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///2018 Abstract Details
2018 Abstract Details2019-08-02T15:57:01-05:00

Anesthetic and Obstetrical Management of Patients with Arnold Chiari Malformation-I: A Multicenter Retrospective Study

Abstract Number: F2B-2
Abstract Type: Original Research

Thomas R Gruffi MD1 ; Feyce M Peralta MD2; Mitesh Thakkar MD3; Ayesha Arif MD4; Rebecca F Anderson MD5; Robert J McCarthy PharmD6

Background: Patients with Arnold Chiari Malformation-I (ACM-I) have herniation of cerebellar tonsils >5mm below the foramen magnum, posing the challenge of minimizing elevations in ICP and its subsequent neurological consequences. Consensus regarding the safest mode of delivery and anesthetic management for parturients with ACM-I remains controversial despite published reviews, case series, and algorithms for these patients and those with related syringomyelia (1-3). This study reviews the anesthetic and obstetric management of patients with ACM-I.

Methods: We conducted an IRB-approved, multicenter, retrospective, cohort study to evaluate anesthetic practices for labor analgesia and anesthesia in patients with ACM-I undergoing vaginal or cesarean delivery. Data was obtained from the electronic databases of four U.S. academic institutions using ICD codes. Study period ranged from 2007-2017 at three sites and 2004-2017 at one site. Data collected included: maternal demographics; ACM symptoms, time of diagnosis, surgical intervention prior to delivery; obstetric management and route of delivery; anesthetic management and anesthetic complications during hospitalization.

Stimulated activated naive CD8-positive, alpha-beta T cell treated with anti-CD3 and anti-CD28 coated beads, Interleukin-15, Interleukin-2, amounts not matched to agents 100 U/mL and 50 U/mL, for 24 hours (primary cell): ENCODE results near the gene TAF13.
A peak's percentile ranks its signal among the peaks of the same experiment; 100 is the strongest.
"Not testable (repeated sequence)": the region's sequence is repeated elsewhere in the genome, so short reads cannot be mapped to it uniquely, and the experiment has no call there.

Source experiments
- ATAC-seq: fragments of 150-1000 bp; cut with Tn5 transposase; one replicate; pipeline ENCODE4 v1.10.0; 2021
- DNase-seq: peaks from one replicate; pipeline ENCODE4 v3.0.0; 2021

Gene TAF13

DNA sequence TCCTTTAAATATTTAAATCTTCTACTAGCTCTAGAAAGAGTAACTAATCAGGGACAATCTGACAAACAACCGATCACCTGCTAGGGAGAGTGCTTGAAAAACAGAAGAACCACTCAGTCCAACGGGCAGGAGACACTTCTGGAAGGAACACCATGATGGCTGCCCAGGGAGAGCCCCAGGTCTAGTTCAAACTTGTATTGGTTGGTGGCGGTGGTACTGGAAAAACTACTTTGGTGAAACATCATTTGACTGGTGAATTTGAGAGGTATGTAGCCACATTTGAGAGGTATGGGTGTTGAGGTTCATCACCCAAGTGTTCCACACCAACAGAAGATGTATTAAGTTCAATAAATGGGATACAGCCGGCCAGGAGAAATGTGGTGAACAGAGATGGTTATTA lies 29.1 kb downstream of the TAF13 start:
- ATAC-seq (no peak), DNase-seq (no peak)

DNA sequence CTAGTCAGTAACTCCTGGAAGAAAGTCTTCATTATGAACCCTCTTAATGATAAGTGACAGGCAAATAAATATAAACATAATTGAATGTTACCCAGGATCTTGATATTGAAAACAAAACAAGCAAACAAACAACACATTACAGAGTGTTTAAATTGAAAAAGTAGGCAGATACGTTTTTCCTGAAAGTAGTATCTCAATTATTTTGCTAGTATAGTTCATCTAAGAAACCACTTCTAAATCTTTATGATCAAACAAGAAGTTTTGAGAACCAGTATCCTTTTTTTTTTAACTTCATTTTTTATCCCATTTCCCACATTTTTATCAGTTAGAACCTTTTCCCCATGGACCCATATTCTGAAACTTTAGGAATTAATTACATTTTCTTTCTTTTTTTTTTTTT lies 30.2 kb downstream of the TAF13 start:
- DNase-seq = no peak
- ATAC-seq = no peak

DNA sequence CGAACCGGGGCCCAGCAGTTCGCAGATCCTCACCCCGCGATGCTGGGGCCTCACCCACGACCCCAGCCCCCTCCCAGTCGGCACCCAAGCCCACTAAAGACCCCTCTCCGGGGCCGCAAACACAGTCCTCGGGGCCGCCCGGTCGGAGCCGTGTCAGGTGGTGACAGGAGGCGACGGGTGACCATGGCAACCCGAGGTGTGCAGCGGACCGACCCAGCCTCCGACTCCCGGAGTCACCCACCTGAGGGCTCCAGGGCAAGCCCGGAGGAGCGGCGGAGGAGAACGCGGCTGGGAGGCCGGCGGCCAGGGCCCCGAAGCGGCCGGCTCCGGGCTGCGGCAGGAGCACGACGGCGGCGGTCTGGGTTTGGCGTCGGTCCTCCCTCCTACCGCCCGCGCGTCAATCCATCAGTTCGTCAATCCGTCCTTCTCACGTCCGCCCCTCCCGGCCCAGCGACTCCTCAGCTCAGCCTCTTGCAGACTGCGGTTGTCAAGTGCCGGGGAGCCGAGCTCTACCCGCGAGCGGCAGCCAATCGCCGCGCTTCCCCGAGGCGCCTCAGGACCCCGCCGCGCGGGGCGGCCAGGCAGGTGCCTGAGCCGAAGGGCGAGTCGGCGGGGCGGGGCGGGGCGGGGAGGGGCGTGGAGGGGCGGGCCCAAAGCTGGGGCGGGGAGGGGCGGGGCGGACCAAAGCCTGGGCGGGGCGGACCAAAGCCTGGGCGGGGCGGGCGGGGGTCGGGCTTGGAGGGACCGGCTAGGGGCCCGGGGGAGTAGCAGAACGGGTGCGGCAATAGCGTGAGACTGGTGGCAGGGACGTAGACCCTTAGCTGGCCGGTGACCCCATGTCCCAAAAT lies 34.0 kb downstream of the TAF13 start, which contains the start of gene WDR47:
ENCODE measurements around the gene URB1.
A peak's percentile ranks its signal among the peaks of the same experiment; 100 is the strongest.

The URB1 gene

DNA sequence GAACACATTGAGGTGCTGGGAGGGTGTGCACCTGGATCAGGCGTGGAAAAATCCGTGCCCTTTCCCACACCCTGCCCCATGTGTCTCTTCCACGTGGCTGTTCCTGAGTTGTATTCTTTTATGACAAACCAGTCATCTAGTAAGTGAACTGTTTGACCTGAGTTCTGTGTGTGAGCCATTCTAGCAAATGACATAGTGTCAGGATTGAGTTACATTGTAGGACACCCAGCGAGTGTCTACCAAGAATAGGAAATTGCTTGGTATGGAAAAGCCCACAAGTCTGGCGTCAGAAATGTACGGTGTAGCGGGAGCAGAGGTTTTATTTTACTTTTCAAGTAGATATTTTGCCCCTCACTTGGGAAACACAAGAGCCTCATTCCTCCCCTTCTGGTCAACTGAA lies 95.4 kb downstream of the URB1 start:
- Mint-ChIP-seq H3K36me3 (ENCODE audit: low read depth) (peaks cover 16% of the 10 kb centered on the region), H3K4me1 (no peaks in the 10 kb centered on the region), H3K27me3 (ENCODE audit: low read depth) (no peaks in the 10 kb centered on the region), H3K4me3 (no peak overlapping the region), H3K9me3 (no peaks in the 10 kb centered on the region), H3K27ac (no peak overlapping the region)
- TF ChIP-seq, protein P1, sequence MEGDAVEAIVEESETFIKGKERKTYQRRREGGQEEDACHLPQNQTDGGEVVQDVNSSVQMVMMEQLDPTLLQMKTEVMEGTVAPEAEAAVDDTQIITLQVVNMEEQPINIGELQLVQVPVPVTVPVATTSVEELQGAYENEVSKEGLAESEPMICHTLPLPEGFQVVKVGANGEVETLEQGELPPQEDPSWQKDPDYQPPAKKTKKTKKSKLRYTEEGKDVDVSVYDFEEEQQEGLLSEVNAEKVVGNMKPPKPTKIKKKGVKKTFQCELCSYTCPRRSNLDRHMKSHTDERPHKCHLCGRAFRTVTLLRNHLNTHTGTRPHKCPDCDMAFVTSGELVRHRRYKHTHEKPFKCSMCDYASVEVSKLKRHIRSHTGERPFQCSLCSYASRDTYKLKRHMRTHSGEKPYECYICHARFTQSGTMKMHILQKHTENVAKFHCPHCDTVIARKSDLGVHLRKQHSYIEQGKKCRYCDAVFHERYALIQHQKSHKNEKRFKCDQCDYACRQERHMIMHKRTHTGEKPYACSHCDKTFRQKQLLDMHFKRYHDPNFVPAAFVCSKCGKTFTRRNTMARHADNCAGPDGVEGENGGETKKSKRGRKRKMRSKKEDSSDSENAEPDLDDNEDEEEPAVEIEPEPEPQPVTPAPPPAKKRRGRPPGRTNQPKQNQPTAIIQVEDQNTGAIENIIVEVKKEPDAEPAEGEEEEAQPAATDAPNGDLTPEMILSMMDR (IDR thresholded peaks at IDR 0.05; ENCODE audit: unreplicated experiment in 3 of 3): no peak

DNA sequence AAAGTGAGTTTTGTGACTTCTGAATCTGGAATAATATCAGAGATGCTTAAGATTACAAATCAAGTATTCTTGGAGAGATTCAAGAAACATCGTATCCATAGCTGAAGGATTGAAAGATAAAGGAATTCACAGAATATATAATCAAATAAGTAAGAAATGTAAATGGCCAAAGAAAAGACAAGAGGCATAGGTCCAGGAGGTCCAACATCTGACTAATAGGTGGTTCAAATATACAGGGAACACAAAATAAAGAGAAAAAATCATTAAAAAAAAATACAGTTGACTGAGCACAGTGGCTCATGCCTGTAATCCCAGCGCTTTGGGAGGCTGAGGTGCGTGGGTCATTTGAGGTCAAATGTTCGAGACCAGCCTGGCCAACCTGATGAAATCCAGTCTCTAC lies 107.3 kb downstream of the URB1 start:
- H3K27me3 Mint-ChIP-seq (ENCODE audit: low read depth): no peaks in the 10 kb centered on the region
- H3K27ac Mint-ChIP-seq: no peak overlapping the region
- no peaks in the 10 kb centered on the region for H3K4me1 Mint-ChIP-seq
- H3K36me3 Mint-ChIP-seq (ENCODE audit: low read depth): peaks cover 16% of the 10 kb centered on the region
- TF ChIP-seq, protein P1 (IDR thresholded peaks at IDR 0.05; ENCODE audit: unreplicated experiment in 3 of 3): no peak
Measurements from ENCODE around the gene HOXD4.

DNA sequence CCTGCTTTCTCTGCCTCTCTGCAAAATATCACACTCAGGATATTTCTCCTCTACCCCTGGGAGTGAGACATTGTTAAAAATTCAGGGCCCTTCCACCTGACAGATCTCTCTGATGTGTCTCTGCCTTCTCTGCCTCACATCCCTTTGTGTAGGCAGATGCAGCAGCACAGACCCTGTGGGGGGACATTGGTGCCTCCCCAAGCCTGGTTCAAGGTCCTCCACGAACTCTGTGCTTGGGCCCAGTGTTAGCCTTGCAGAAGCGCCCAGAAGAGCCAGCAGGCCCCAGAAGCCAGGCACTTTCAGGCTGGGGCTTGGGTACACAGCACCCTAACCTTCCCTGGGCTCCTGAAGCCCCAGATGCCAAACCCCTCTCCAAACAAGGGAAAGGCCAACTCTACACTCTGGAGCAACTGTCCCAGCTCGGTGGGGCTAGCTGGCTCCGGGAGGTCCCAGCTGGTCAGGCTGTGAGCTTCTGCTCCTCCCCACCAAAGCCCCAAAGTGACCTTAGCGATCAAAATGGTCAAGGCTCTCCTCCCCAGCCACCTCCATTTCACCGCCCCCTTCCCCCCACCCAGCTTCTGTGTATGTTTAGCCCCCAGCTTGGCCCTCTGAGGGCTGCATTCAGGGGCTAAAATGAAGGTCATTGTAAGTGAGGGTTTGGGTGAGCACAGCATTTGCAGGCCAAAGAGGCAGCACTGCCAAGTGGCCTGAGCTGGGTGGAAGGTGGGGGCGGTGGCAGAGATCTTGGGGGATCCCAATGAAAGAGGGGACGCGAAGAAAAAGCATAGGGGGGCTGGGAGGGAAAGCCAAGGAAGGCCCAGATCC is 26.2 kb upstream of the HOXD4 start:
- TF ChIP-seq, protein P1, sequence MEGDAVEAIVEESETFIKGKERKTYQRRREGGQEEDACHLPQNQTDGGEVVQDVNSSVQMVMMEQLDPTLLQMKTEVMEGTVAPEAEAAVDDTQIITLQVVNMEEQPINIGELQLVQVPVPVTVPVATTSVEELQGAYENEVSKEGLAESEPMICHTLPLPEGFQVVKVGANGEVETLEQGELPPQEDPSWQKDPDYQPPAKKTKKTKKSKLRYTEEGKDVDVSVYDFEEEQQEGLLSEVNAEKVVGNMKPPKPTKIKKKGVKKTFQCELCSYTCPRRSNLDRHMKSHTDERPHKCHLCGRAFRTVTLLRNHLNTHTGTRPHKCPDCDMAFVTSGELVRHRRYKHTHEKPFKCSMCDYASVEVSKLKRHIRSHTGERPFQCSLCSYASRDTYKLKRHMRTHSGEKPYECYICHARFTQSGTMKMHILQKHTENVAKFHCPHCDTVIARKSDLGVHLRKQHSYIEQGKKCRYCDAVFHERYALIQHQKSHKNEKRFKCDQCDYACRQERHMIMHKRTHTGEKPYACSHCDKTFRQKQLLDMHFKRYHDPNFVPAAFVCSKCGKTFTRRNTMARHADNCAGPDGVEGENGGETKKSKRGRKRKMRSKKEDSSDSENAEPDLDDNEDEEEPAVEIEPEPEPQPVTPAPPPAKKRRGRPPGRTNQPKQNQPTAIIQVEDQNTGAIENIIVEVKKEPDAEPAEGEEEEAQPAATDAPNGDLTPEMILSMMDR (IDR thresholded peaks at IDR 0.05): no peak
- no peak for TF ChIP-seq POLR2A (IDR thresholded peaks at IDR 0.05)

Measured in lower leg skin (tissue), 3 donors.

Results: Data was collected and analyzed for 185 deliveries in 148 patients. Diagnosis of ACM-I was made prior to delivery in 147(80%) cases. Neurosurgical intervention for management of ACM-I was performed in 53(36%) patients. Preexisting symptoms were recorded for 89(48%) of the deliveries. Vaginal and cesarean deliveries occurred in 86(46%) and 99(54%) cases, respectively. Neuraxial procedures were performed for 133(72%) deliveries. Post-dural puncture headache (PDPH) was reported in 3(2%) patients who had neuraxial anesthesia. There was one reported case of aspiration pneumonia with general anesthesia.

Conclusions: Regardless of the anesthetic management or the mode of delivery, anesthetic complications were observed during postpartum hospitalization in patients with ACM-I. Obstetric and anesthetic management of such patients should still be on a case by case basis with a multidisciplinary team approach to optimize patient care.

References:

1. C.K Choi, K. Tagaraj. Case Rep Anesthesiol. 2013; 2013:512915

2. R.F. Ghaly, T. Tverdohleb, K.D. Candido, and N.N. Knezevic. Surg Neurol Int; 2017, 8:10.

3. G.P. Garvey, V.S. Wasade, K.E. Murphy, and M. Balki. Anesth Analg; 2017, 125:3, 913-24.



SOAP 2018